The Cybersecurity and Infrastructure Security Agency (CISA) has released a new advisory suggesting North Korean state-sponsored cyber actors are using the Maui ransomware to target Healthcare and Public Health (HPH) Sector organisations in the US.
The document, written by the CISA, the Federal Bureau of Investigation (FBI) and the Department of the Treasury, suggests that actors have been engaging in these campaigns since May 2021.
The advisory reads, “North Korean state-sponsored cyber actors used Maui ransomware in these incidents to encrypt servers responsible for healthcare services – including electronic health records services, diagnostics services, imaging services and intranet services.”
“In some cases, these incidents disrupted the services provided by the targeted HPH Sector organizations for prolonged periods.”
CISA said that the ransomware appears to be designed for manual execution by a remote actor. It uses a combination of Advanced Encryption Standard (AES), RSA and XOR encryption to encrypt target files.
David Mahdi, Chief Strategy Officer at Sectigo said, “when we look at what ransomware does, it leverages a user’s (or entity when dealing with non-humans or machines) access within an organization to encrypt and steal sensitive files.”
“The authentication given to a user defines the level of damage the hacker will do. Therefore, a zero-trust, identity-first approach is critical. To prevent ransomware, you can’t just lock down data, you need a clear method of verifying all identities within an organization, whether human or machine and what parts of it they are allowed to access.”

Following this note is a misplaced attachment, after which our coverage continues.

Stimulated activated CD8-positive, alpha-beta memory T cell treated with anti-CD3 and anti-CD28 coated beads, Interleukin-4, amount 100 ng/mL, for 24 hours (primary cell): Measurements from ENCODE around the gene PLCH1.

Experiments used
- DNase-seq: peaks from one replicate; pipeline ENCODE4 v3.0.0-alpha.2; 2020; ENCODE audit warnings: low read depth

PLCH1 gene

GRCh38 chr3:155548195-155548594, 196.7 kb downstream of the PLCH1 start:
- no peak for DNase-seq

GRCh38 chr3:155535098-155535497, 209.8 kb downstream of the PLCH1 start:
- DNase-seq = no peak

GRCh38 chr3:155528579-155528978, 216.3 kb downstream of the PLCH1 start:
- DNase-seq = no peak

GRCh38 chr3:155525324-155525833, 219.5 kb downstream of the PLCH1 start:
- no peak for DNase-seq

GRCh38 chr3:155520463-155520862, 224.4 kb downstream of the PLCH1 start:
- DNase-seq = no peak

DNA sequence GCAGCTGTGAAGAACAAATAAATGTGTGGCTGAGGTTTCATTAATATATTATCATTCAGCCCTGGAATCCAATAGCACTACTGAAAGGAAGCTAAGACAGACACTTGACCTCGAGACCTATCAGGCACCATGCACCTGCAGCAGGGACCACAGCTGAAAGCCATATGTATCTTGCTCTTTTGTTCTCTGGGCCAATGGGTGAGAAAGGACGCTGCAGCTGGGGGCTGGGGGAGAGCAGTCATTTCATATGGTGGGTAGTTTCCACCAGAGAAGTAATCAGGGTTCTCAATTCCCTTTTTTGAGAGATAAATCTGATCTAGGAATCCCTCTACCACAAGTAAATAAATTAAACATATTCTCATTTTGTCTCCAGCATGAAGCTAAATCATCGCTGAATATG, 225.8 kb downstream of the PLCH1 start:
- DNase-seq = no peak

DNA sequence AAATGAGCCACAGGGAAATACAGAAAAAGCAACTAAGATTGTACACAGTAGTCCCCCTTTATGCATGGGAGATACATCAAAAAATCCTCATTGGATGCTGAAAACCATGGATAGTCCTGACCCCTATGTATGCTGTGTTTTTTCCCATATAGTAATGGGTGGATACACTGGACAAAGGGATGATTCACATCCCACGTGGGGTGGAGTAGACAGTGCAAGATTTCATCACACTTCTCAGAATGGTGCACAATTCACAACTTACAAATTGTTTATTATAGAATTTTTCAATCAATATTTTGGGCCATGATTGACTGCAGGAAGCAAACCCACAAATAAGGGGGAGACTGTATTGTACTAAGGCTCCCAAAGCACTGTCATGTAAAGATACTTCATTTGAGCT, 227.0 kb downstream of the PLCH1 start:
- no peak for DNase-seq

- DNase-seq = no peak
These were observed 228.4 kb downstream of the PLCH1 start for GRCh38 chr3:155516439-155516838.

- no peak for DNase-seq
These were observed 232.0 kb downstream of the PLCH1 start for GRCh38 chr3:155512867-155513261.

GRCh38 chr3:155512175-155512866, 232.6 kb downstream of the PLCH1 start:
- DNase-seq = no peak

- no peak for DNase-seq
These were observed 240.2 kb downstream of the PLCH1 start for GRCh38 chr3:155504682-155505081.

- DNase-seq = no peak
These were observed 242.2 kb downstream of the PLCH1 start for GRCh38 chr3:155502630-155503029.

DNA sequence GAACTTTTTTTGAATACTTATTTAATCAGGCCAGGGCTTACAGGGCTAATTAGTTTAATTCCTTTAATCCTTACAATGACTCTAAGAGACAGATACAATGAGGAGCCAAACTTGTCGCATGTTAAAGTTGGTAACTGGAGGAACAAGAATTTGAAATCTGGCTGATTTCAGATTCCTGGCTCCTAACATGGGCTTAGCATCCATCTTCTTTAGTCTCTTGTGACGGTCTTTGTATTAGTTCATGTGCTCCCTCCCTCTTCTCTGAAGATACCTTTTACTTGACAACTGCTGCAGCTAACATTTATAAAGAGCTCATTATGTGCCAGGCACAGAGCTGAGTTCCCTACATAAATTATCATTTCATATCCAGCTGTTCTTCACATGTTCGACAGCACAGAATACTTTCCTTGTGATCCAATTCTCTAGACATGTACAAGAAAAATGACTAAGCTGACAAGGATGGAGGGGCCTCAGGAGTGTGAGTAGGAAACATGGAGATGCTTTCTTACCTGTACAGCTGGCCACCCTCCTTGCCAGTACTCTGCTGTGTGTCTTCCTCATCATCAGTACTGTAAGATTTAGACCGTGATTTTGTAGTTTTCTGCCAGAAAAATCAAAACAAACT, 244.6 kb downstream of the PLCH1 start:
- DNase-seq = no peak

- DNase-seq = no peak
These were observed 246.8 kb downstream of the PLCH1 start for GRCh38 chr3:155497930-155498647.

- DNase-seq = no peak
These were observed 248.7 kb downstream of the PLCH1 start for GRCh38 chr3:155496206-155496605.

CISA wrote that while initial access vectors for Maui-related incidents are currently unknown, HPH organisations can take various steps to mitigate damage. This includes installing updates for operating systems, software and firmware as soon as they are released and securing and monitoring remote desktop protocol (RDP), among other things.
CISA also recommend, among other things, the use of multi-factor authentication (MFA) for as many services as possible, auditing user accounts with administrative or elevated privileges and installing and updating antivirus software on all hosts.
“How can one stop the ransomware attacks in their tracks?” Mahdi asked.
“The answer is combining identity-first principles with least-privilege data access security, all while leveraging a variety of cybersecurity best practices and technologies […] Focusing on identity and access privileges drastically mitigates the damage that ransomware attacks can have on the healthcare industry in the long run.”